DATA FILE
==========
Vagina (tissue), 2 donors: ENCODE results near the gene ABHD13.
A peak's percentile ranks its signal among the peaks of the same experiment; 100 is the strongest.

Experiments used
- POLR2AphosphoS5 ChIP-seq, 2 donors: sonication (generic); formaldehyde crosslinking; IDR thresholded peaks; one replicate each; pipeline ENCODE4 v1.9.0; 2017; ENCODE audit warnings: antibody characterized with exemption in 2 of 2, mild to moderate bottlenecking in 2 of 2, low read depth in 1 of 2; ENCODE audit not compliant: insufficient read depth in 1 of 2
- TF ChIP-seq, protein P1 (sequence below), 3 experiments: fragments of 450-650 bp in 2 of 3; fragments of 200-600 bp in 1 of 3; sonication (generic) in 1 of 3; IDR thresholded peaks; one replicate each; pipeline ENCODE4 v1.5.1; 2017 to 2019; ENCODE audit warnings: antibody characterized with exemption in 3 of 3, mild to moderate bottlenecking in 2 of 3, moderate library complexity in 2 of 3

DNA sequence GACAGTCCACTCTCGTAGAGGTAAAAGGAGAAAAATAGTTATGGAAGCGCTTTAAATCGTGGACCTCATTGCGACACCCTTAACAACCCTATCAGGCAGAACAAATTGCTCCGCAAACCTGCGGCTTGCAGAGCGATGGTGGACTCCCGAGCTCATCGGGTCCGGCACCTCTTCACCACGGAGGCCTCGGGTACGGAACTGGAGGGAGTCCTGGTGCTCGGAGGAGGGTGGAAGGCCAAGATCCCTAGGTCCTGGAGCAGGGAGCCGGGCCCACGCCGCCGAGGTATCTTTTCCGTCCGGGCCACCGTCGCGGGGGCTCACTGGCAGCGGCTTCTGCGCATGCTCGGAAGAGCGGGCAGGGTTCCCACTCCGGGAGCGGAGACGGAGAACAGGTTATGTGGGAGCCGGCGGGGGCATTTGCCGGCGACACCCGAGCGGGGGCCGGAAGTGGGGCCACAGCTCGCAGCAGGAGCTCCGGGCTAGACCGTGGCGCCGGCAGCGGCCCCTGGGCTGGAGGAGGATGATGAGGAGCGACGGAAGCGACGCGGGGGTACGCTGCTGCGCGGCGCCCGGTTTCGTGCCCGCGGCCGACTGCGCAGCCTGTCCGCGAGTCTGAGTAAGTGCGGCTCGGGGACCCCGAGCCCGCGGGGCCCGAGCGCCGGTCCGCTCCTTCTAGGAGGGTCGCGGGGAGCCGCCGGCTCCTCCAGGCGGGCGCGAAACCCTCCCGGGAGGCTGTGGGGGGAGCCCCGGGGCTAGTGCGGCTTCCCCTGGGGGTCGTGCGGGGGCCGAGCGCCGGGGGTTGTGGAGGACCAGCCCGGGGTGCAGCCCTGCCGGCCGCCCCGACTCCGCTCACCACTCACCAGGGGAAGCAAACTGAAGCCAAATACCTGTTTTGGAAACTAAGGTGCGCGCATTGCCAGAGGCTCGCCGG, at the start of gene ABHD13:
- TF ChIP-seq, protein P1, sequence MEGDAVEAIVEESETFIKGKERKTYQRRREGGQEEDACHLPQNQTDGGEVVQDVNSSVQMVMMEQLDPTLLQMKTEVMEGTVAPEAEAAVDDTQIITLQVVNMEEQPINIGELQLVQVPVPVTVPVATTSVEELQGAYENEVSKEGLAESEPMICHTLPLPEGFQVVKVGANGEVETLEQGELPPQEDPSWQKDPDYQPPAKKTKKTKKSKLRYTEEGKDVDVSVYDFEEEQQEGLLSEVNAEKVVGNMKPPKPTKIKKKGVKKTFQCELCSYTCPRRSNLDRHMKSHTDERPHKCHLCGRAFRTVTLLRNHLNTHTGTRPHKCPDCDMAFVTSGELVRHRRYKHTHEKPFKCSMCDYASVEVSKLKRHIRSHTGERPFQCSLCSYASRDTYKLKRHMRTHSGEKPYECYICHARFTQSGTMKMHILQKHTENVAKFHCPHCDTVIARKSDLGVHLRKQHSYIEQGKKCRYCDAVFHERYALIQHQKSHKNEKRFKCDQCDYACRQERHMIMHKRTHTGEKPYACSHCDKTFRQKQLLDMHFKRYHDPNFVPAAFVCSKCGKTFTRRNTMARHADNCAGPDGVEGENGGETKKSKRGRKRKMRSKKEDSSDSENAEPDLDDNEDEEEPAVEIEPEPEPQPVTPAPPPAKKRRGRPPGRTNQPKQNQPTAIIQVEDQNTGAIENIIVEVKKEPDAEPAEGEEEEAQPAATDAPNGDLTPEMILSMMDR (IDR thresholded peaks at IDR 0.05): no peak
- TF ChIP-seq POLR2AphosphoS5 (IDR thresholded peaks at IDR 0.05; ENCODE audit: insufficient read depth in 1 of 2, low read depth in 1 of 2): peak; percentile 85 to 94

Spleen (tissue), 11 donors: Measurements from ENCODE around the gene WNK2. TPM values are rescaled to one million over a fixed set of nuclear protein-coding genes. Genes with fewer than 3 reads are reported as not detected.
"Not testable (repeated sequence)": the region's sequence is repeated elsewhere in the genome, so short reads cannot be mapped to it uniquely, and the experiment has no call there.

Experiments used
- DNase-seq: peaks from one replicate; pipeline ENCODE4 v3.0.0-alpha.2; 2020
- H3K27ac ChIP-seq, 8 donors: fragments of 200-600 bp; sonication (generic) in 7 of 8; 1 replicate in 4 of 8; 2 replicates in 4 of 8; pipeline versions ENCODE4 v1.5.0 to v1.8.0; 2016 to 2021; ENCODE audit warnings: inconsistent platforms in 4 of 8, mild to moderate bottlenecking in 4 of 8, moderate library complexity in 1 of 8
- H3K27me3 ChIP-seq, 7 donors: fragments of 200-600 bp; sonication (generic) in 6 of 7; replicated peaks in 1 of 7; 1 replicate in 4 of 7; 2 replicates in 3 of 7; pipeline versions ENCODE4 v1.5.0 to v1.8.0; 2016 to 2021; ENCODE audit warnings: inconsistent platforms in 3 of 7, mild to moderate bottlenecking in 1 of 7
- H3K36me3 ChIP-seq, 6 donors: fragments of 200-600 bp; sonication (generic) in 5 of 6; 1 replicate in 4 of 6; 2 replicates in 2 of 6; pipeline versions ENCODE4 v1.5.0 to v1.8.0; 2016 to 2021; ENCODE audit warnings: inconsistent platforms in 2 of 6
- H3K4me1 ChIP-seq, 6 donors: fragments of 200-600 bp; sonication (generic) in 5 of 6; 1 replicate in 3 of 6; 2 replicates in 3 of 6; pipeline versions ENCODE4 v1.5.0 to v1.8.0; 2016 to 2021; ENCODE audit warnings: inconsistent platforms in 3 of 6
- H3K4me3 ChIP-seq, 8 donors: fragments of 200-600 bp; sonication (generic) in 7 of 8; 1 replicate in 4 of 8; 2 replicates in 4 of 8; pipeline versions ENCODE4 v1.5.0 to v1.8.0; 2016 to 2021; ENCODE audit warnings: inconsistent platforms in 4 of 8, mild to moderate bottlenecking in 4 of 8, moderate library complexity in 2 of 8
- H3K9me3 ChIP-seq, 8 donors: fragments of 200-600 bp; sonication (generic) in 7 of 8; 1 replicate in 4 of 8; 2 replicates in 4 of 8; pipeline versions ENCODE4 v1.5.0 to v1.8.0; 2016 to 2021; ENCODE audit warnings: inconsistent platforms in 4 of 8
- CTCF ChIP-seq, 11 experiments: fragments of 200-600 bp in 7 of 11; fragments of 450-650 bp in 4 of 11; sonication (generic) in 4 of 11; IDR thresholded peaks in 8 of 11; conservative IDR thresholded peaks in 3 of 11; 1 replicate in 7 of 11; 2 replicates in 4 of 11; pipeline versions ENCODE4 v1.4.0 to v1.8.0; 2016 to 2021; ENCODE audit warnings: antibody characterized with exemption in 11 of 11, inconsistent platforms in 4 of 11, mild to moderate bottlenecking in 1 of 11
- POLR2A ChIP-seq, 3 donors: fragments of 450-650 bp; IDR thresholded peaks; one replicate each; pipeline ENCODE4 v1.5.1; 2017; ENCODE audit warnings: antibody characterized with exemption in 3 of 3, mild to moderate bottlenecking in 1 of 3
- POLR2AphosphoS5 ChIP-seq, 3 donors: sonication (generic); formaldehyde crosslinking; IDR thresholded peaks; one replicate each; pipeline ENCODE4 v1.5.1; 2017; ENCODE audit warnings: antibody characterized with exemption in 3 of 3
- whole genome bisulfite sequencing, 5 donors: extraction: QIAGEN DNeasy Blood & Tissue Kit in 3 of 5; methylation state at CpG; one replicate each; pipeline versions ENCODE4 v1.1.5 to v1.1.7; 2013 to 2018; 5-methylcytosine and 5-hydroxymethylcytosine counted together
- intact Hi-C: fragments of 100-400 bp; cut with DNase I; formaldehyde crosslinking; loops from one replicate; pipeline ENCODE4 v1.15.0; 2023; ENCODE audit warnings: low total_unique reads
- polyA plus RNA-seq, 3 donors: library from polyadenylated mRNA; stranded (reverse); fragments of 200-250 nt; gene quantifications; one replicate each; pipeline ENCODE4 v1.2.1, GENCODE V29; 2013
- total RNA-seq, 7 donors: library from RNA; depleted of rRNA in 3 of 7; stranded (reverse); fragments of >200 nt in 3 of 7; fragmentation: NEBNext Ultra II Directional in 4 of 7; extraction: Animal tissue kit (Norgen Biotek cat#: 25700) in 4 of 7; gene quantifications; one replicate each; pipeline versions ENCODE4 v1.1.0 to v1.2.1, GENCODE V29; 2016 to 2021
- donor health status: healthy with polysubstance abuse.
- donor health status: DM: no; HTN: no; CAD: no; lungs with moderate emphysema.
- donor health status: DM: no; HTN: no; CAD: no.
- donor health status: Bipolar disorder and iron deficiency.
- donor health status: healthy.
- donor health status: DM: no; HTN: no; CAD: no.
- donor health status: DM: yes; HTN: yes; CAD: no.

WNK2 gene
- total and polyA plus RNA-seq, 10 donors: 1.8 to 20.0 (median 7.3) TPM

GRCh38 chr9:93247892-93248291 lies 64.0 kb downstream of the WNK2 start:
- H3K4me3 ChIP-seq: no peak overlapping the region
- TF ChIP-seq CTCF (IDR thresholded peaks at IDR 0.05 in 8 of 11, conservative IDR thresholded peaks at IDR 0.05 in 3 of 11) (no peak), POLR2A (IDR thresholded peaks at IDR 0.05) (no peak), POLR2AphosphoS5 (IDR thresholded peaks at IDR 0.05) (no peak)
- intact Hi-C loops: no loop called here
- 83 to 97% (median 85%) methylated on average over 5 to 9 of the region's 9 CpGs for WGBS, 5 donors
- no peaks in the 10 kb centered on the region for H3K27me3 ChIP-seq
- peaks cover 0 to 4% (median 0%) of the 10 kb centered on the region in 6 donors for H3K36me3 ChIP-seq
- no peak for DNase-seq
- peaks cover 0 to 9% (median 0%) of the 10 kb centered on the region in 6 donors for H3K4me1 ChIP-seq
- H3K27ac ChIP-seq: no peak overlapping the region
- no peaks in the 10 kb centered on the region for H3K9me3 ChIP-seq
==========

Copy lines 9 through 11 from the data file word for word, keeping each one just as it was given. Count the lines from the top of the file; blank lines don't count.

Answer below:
Spleen (tissue), 11 donors: Measurements from ENCODE around the gene WNK2. TPM values are rescaled to one million over a fixed set of nuclear protein-coding genes. Genes with fewer than 3 reads are reported as not detected.
"Not testable (repeated sequence)": the region's sequence is repeated elsewhere in the genome, so short reads cannot be mapped to it uniquely, and the experiment has no call there.

Experiments used